Inspiring Islamic Art for the Modern Lifestyle

Another winter season approaches.  But with everything that has happened in 2020, few expect it to be a normal winter.  Or a normal spring.  Or a normal anything.  How does one find strength in this environment?  Of course, from the same eternal source that has always lifted humanity’s spirits in the darkest of times.  

God.  Faith.  Belief.  

In Islam, as in every other religion, the expression of that faith and belief takes many forms, beyond the mainstay pillars, principles and rituals.  In Islam, calligraphy is an ancient and revered art form, an expression of faith and devotion.                                                                    

Art, like Nature, continuously evolves.  If you google Islamic calligraphy, you’ll find an abundance of material investigating the origins, and the evolution of the Arabic alphabet in written form.  Being the most accepted from of hand-drawn art in Islam, the variations in Arabic calligraphy are a sight to behold.  The devotees of the faith find solace in writing out the verses of the Quran in ornate and flowing forms, represented by the Persian Nastaliq script, or in the extraordinarily precise geometric shapes of the Kufic script, born in the city of Kufa, Iraq.  

The Quranic verses expressed in written artistic forms have evolved in Islamic calligraphy throughout the ages.  And the evolution continues.  Keeping up with the times, a number of Muslim artists are have been expressing the word of God in graffiti style, using unique, bold forms and colors to express their version of the verses in the Quran, bringing a new vibrancy to Islamic calligraphy.  It is a new style that seems to be directed to the younger generation, but appeals to all ages.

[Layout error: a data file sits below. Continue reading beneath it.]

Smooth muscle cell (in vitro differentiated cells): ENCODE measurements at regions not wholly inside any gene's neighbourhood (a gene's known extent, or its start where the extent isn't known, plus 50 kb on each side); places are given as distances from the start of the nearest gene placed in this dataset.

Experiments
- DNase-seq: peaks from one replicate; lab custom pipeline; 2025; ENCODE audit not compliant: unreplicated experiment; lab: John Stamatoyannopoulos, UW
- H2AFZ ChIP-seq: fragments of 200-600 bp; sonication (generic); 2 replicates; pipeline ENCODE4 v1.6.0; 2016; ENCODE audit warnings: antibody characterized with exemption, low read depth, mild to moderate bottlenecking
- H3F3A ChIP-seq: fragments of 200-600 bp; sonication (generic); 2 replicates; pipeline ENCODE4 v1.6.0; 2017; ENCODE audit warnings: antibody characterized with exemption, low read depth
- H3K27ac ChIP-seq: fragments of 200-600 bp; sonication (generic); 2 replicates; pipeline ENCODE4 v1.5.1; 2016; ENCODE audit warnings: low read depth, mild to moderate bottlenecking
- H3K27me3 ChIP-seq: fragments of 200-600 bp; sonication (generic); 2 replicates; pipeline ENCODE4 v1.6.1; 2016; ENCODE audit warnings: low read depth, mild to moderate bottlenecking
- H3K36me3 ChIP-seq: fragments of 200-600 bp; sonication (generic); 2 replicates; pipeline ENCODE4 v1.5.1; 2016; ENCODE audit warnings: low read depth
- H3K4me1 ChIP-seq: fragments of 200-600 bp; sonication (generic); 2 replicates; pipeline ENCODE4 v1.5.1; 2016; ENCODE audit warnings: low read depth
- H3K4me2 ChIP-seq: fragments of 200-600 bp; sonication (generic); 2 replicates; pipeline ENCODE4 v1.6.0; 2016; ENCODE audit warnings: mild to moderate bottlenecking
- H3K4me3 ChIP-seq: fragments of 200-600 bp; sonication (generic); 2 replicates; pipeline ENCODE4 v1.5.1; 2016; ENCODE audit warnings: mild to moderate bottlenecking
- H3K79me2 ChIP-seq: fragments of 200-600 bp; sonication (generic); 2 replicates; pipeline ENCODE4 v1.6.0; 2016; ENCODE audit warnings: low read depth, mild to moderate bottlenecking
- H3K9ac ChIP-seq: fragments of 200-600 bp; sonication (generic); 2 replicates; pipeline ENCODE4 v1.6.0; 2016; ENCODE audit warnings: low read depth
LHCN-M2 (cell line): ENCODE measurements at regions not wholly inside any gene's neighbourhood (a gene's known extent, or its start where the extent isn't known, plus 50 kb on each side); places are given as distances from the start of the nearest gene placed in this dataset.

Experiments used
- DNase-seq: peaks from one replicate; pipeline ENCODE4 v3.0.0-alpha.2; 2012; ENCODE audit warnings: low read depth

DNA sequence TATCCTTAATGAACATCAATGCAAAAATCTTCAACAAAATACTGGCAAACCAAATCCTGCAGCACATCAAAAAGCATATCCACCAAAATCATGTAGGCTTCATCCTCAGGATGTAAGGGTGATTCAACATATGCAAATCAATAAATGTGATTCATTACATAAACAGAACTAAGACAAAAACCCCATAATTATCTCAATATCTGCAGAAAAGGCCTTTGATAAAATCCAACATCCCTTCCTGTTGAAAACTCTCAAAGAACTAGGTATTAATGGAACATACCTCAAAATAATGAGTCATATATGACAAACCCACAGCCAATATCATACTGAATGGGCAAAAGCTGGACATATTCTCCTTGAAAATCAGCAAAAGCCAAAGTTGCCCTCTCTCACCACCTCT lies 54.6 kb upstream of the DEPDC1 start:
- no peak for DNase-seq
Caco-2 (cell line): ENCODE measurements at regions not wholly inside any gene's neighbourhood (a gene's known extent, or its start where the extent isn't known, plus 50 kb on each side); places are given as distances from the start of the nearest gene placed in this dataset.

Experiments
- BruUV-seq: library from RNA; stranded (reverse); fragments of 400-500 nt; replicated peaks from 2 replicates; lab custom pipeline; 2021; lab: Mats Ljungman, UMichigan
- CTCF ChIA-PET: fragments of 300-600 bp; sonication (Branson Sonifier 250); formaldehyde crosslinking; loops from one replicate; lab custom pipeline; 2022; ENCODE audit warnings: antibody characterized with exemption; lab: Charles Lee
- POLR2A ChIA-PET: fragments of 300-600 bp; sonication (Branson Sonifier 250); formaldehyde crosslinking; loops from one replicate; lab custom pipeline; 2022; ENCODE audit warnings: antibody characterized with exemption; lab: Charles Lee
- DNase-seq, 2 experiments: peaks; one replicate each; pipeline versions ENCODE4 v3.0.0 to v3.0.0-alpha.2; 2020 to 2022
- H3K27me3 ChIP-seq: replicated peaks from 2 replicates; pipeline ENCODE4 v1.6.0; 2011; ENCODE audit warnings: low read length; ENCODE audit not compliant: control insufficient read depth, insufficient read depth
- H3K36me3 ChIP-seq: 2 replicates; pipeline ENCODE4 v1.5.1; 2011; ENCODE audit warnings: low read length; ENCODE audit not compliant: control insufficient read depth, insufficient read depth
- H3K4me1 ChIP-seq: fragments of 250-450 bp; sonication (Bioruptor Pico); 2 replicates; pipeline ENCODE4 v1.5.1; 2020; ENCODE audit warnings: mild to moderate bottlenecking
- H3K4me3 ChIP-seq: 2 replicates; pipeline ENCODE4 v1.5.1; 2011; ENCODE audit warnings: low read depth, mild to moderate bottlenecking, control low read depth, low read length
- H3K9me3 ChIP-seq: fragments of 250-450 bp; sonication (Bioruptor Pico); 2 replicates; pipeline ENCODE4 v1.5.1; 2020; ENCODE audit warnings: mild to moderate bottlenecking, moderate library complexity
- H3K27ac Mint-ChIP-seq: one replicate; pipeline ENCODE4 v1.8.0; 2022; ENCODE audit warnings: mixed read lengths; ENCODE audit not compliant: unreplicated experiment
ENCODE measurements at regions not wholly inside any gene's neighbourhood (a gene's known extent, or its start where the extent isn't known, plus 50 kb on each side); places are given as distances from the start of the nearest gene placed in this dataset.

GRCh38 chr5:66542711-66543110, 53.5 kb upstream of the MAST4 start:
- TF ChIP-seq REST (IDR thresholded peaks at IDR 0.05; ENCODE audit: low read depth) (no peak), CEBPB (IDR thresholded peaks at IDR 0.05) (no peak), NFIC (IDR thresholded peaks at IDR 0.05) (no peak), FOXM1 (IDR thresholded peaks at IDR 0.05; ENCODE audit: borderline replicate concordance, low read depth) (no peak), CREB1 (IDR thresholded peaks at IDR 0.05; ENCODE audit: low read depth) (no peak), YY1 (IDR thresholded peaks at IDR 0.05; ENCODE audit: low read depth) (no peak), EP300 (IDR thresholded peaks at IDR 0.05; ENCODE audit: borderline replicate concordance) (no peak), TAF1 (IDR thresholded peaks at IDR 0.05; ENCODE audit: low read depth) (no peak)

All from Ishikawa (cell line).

As I was browsing through Artizara’s Islamic gifts collection, my daughter was peering over my shoulder. She pointed to one of the mugs and asked me what it said.  

“It’s Arabic calligraphy” I said.  

“I know that!” she exclaimed. “What does it say?”.  

“It says ‘Heaven is under the feet of your Mother’” I answered.  

She paused for a moment.  “I like it.  It does not look like Arabic calligraphy.”  

“Do you like it?”  I inquired.. 

“Yes.  Can I get one?”  

“Of course”,  I replied. “Why do you want this one?”  

“Well, I like the colors.  And the design.  And that I will think about Mama whenever I drink tea or coffee from it.”  

I smiled.





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